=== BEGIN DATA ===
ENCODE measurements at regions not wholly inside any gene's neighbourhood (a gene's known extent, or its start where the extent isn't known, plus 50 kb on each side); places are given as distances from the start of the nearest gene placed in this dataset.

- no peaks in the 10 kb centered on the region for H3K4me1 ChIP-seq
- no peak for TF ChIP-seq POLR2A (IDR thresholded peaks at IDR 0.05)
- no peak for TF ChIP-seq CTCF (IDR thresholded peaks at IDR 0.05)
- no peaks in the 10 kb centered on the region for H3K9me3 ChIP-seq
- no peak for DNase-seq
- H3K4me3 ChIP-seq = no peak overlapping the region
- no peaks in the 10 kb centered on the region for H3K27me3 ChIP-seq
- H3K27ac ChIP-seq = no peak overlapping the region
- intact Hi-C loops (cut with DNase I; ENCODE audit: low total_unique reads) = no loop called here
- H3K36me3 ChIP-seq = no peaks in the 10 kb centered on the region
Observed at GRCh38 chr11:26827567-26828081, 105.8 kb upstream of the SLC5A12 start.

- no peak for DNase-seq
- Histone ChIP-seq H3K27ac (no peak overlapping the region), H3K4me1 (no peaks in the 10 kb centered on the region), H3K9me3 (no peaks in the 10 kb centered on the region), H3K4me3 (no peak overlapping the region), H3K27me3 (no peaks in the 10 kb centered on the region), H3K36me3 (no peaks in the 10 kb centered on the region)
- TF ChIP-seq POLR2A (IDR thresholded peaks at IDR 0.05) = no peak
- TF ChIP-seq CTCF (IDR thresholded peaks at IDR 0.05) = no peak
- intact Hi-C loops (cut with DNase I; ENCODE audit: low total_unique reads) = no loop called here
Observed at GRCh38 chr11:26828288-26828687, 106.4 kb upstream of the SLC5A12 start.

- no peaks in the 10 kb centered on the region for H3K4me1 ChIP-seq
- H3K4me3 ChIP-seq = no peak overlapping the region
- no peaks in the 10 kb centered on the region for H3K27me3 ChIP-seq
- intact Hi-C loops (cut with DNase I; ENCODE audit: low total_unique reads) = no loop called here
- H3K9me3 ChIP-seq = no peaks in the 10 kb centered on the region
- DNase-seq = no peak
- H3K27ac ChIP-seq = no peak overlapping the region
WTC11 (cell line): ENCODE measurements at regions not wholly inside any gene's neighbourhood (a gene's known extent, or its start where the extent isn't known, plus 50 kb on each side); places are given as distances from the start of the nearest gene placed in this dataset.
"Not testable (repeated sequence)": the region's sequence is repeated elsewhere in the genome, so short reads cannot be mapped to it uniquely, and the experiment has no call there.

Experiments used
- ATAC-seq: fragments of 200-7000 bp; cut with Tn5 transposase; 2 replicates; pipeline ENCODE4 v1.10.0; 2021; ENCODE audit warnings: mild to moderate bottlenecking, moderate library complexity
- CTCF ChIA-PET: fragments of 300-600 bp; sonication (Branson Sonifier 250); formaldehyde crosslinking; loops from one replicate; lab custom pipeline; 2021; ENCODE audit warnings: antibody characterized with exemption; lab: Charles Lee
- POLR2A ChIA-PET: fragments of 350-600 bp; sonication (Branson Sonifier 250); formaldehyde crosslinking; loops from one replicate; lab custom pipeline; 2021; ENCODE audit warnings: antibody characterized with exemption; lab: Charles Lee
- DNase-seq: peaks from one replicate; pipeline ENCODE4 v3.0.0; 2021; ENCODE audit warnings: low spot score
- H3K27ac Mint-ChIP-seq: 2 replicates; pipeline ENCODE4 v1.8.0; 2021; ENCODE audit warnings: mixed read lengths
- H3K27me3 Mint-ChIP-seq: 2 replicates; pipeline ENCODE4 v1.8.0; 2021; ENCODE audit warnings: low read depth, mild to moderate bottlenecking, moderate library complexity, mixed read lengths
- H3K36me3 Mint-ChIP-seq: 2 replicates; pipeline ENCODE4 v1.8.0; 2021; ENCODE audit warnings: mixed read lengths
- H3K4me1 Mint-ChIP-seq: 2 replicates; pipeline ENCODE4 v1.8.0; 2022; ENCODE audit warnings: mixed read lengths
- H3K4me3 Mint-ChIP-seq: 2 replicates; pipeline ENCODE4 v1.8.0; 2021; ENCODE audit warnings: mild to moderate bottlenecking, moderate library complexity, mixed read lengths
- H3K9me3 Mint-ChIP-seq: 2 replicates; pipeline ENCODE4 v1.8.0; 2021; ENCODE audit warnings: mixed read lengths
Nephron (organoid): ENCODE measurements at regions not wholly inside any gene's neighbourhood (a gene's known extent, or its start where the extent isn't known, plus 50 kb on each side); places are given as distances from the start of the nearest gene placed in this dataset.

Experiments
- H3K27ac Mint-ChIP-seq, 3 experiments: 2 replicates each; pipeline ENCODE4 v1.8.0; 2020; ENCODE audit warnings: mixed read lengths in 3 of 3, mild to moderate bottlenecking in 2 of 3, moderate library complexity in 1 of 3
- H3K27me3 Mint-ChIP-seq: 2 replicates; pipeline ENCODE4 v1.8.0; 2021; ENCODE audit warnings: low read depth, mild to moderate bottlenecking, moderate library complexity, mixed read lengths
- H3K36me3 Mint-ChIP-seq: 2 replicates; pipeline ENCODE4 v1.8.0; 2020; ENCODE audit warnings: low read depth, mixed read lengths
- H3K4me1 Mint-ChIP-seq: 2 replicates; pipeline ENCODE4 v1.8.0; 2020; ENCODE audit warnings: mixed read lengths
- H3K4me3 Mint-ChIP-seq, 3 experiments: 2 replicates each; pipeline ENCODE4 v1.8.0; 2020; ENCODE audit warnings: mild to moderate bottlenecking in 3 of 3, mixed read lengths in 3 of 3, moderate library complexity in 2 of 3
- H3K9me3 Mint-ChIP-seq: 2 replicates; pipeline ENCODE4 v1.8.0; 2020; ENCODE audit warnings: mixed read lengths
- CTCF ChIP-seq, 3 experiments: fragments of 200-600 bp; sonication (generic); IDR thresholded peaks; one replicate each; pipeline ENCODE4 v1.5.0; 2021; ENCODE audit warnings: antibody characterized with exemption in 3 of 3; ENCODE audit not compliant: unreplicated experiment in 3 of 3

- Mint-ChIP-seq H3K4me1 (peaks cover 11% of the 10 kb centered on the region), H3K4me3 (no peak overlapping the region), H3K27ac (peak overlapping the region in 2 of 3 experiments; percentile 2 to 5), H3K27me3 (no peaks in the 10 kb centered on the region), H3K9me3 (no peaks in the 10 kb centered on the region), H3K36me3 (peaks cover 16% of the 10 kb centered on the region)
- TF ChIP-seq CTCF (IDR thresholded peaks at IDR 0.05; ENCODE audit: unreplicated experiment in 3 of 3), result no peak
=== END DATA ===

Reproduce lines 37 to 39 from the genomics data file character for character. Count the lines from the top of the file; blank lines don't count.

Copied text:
- H3K4me3 Mint-ChIP-seq: 2 replicates; pipeline ENCODE4 v1.8.0; 2021; ENCODE audit warnings: mild to moderate bottlenecking, moderate library complexity, mixed read lengths
- H3K9me3 Mint-ChIP-seq: 2 replicates; pipeline ENCODE4 v1.8.0; 2021; ENCODE audit warnings: mixed read lengths
Nephron (organoid): ENCODE measurements at regions not wholly inside any gene's neighbourhood (a gene's known extent, or its start where the extent isn't known, plus 50 kb on each side); places are given as distances from the start of the nearest gene placed in this dataset.